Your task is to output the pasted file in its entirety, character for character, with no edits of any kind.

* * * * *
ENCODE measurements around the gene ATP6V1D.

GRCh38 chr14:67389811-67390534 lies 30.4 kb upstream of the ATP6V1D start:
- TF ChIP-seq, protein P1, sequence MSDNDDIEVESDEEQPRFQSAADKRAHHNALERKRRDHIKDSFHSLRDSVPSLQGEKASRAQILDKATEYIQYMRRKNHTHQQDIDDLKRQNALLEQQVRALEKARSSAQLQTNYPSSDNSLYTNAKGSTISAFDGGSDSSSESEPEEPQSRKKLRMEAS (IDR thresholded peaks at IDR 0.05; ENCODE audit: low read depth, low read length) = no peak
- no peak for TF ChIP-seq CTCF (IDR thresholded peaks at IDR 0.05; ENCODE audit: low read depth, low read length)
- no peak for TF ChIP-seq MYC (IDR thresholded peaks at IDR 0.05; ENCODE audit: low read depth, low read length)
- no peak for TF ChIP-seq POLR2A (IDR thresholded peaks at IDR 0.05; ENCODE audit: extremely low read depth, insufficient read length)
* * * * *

ENCODE measurements around the gene ATP6V1D.

GRCh38 chr14:67389811-67390534 lies 30.4 kb upstream of the ATP6V1D start:
- TF ChIP-seq, protein P1, sequence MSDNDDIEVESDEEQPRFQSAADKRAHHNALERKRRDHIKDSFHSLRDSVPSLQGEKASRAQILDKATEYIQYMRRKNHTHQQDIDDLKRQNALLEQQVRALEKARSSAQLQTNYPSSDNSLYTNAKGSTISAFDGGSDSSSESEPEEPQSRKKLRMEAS (IDR thresholded peaks at IDR 0.05; ENCODE audit: low read depth, low read length) = no peak
- no peak for TF ChIP-seq CTCF (IDR thresholded peaks at IDR 0.05; ENCODE audit: low read depth, low read length)
- no peak for TF ChIP-seq MYC (IDR thresholded peaks at IDR 0.05; ENCODE audit: low read depth, low read length)
- no peak for TF ChIP-seq POLR2A (IDR thresholded peaks at IDR 0.05; ENCODE audit: extremely low read depth, insufficient read length)